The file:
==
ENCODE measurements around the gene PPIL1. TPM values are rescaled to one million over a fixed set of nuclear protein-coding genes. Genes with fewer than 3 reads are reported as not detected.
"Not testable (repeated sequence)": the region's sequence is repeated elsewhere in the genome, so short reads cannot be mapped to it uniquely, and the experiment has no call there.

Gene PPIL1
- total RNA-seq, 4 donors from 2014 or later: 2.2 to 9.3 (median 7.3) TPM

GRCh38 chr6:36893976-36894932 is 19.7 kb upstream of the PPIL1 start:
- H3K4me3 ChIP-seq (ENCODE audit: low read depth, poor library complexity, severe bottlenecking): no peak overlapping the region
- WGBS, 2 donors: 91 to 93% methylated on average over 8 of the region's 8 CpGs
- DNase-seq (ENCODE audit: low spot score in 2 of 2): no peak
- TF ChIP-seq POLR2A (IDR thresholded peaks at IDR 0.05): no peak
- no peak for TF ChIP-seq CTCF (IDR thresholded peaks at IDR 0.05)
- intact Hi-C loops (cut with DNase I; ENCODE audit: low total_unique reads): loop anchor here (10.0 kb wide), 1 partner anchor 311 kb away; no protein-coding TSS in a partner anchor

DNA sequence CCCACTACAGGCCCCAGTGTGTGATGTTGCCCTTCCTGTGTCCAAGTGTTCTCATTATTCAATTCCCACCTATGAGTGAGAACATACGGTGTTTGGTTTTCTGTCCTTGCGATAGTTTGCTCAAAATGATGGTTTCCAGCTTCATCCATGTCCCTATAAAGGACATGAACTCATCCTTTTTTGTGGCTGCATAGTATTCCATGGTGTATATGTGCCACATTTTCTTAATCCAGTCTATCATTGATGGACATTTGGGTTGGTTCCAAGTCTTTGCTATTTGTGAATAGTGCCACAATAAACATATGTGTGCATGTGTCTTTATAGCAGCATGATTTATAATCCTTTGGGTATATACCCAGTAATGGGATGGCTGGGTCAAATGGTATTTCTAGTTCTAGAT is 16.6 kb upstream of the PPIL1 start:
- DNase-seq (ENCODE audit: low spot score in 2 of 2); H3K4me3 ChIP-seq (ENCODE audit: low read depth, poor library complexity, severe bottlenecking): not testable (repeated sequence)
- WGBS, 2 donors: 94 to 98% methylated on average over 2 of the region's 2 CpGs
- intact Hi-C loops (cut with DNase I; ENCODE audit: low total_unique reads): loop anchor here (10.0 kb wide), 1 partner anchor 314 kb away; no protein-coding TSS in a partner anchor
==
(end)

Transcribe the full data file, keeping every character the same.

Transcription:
ENCODE measurements around the gene PPIL1. TPM values are rescaled to one million over a fixed set of nuclear protein-coding genes. Genes with fewer than 3 reads are reported as not detected.
"Not testable (repeated sequence)": the region's sequence is repeated elsewhere in the genome, so short reads cannot be mapped to it uniquely, and the experiment has no call there.

Gene PPIL1
- total RNA-seq, 4 donors from 2014 or later: 2.2 to 9.3 (median 7.3) TPM

GRCh38 chr6:36893976-36894932 is 19.7 kb upstream of the PPIL1 start:
- H3K4me3 ChIP-seq (ENCODE audit: low read depth, poor library complexity, severe bottlenecking): no peak overlapping the region
- WGBS, 2 donors: 91 to 93% methylated on average over 8 of the region's 8 CpGs
- DNase-seq (ENCODE audit: low spot score in 2 of 2): no peak
- TF ChIP-seq POLR2A (IDR thresholded peaks at IDR 0.05): no peak
- no peak for TF ChIP-seq CTCF (IDR thresholded peaks at IDR 0.05)
- intact Hi-C loops (cut with DNase I; ENCODE audit: low total_unique reads): loop anchor here (10.0 kb wide), 1 partner anchor 311 kb away; no protein-coding TSS in a partner anchor

DNA sequence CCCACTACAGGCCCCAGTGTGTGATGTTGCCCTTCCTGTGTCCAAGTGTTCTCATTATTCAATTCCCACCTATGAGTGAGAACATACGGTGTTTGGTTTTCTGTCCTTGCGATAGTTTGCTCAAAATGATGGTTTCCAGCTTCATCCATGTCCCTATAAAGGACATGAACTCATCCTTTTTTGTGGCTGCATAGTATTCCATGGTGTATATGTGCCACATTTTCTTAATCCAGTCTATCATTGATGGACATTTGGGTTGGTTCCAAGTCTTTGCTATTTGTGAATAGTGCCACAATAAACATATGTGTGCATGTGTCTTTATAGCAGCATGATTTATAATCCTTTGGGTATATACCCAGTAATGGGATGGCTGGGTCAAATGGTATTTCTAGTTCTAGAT is 16.6 kb upstream of the PPIL1 start:
- DNase-seq (ENCODE audit: low spot score in 2 of 2); H3K4me3 ChIP-seq (ENCODE audit: low read depth, poor library complexity, severe bottlenecking): not testable (repeated sequence)
- WGBS, 2 donors: 94 to 98% methylated on average over 2 of the region's 2 CpGs
- intact Hi-C loops (cut with DNase I; ENCODE audit: low total_unique reads): loop anchor here (10.0 kb wide), 1 partner anchor 314 kb away; no protein-coding TSS in a partner anchor